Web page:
Mingled expressions of gratitude and frustration greeted the news that Montana's health department had removed all 27 children from the Ranch for Kids in remote Rexford and suspended the private program's license.
Former staff member Nia Stoken said she felt "a huge sigh of relief that the kids that were there are getting freed from the hell that they've experienced."
Stoken said she worked from fall 2016 to spring 2017 at the program that focused on troubled children from overseas adoptions. On Tuesday, the Montana Department of Public Health and Human Services, with the help of multiple agencies including law enforcement, removed all the boys and girls, roughly ages 11-17, citing complaints of physical and psychological abuse and neglect. Ranch for Kids executive director Bill Sutley told the Missoulian Wednesday that the Ranch will challenge the health department's decision to suspend its license following allegations of abuse and neglect. (See related story.)
The agency's action against Ranch for Kids came 23 days after DPHHS gained oversight of private alternative residential programs in a regulatory overhaul directed by lawmakers after an investigative series by the Missoulian.
"I'm profoundly moved that we've been able to get those children who have been through so much out of that place and somewhere where they are safe and where their needs are going to get taken care of," said Sen. Diane Sands, a Democrat from Missoula who carried the legislation that moved oversight of programs to DPHHS.
Prior to the change, oversight of programs rested in the hands of a Department of Labor and Industry (DLI) board whose majority comprised owners and operators from the residential programs scattered throughout western Montana.
Jennifer Downard, who attended the Ranch for Kids from June 2015 to July 2017, said she was "mad that it took this long for the state to do something about this."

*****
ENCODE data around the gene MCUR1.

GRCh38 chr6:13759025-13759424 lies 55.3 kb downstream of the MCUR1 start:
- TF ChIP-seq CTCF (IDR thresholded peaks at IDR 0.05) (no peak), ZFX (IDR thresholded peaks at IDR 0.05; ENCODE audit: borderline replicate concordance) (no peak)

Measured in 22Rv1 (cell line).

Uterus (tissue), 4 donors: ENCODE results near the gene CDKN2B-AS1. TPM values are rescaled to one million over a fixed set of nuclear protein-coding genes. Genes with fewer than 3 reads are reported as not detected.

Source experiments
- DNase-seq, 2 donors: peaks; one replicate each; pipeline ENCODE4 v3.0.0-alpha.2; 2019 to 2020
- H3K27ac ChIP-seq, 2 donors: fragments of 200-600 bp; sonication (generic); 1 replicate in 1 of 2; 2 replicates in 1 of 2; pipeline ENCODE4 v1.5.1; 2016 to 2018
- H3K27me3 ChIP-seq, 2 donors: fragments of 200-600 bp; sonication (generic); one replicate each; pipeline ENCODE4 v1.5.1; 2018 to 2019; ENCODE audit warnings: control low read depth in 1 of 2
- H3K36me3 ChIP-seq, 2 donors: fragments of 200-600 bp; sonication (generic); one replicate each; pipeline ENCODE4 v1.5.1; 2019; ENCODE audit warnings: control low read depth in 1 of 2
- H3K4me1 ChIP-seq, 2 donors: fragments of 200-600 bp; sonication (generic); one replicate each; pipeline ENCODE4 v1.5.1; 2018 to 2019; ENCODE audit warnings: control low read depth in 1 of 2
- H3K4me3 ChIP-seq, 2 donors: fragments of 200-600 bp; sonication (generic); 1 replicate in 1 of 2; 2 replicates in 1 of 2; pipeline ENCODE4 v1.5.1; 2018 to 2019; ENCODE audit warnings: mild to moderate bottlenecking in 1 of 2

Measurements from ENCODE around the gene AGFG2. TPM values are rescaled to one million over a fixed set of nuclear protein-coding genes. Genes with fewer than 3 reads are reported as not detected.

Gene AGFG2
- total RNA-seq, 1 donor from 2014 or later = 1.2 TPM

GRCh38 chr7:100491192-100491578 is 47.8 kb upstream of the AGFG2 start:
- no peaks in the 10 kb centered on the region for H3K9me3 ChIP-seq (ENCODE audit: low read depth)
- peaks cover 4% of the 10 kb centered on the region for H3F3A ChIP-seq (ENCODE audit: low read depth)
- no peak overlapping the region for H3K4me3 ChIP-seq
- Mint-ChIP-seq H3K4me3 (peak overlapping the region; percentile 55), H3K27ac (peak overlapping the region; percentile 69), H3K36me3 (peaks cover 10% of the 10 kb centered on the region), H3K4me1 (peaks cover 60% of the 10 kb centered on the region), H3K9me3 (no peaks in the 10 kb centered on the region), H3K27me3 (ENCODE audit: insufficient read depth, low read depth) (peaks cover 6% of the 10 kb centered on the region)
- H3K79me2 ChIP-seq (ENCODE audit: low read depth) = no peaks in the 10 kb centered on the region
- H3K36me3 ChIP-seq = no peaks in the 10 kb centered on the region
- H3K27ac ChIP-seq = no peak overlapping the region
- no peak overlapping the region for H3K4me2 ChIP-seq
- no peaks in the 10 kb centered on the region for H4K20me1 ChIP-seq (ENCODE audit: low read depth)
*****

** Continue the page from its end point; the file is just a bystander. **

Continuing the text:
Still, she said, "I’m super-happy that they finally caught them because no one believed us or listened to us when we were there, and we were just hoping it would be a matter of time until they finally shut them down."
Over the past decade, the board received 10 complaints against the Ranch for Kids, yet the program continued to operate.
Grace Berger, DLI executive officer, was unavailable for comment Wednesday. Judy Bovington, the department's chief legal counsel was also unavailable; in testimony to lawmakers this spring, Bovington conceded DLI did not have expertise to oversee youth treatment programs.
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DLI started to share information with DPHHS, including the open complaint about Ranch for Kids, when the two departments began meeting in May to plan transitioning oversight of PAARP facilities. However, the children were removed as a result of a tip to the health department's hotline.
Over the years, DLI received 58 complaints against various private residential programs; none resulted in significant sanctions. Lauren Lewis, DLI public information officer, said Wednesday the complaint against Ranch for Kids was the only open complaint at the time regulation of such programs was transferred to the health department on July 1.
Lewis said all other complaints against programs have been closed by the board.
Prior to July, DPHHS had no regulatory power over programs and could only deal with reports involving individual children. Now that the new laws are in effect, the department has the ability to investigate complaints against programs themselves.
"Every child deserves to be in a safe, protected place and not be abused," said Sands, the state senator. "We don't allow people who have been convicted of felonies and are in prison to be treated the way some of these children have been treated."
Reports made to DPHHS that led to their intervention at Ranch for Kids detailed punishments included withholding food and prolonged isolation. Runaways were not reported and reports stated that medications were not properly administered or regulated, and that children did not receive medical attention when it was "critically needed," according to the agency
Downard said her experiences at the program mirrored those reported to DPHHS; they included 15- to 20-mile walks as well as physical, verbal and psychological abuse by staff. Downard said she saw staff berate adopted children, saying things like, “'Your parents gave you up for a reason; they didn’t want you. You’re useless.'"
Stoken said she hopes the health department's actions provide some closure for former students.
"I just hope that some of the kids that were really seriously traumatized in the past from the Ranch for Kids get justice for what happened," she said.